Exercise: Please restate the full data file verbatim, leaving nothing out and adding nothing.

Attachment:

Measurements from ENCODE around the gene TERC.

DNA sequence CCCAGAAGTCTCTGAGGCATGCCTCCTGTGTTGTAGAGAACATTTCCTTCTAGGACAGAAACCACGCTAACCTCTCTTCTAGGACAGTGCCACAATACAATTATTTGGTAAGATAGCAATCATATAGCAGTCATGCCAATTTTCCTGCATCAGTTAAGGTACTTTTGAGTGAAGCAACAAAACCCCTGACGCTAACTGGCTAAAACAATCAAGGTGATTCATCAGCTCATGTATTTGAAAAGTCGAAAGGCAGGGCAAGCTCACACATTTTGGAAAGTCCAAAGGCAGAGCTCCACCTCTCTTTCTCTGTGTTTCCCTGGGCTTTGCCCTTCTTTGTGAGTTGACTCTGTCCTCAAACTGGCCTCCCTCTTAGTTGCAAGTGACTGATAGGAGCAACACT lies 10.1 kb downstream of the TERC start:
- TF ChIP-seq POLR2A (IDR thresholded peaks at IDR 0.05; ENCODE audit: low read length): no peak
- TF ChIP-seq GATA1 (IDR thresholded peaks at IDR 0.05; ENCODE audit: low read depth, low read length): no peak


Measurements from ENCODE around the gene TERC.

DNA sequence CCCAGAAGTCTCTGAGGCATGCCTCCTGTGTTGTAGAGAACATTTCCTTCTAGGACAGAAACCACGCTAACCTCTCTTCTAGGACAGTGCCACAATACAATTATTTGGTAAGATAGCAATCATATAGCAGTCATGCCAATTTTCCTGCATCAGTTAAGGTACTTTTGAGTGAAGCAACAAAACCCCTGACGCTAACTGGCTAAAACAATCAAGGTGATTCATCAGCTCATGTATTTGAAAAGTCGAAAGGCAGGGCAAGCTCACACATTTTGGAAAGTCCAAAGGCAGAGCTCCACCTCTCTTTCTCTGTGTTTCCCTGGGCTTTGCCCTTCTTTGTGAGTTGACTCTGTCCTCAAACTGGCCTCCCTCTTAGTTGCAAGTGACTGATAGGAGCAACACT lies 10.1 kb downstream of the TERC start:
- TF ChIP-seq POLR2A (IDR thresholded peaks at IDR 0.05; ENCODE audit: low read length): no peak
- TF ChIP-seq GATA1 (IDR thresholded peaks at IDR 0.05; ENCODE audit: low read depth, low read length): no peak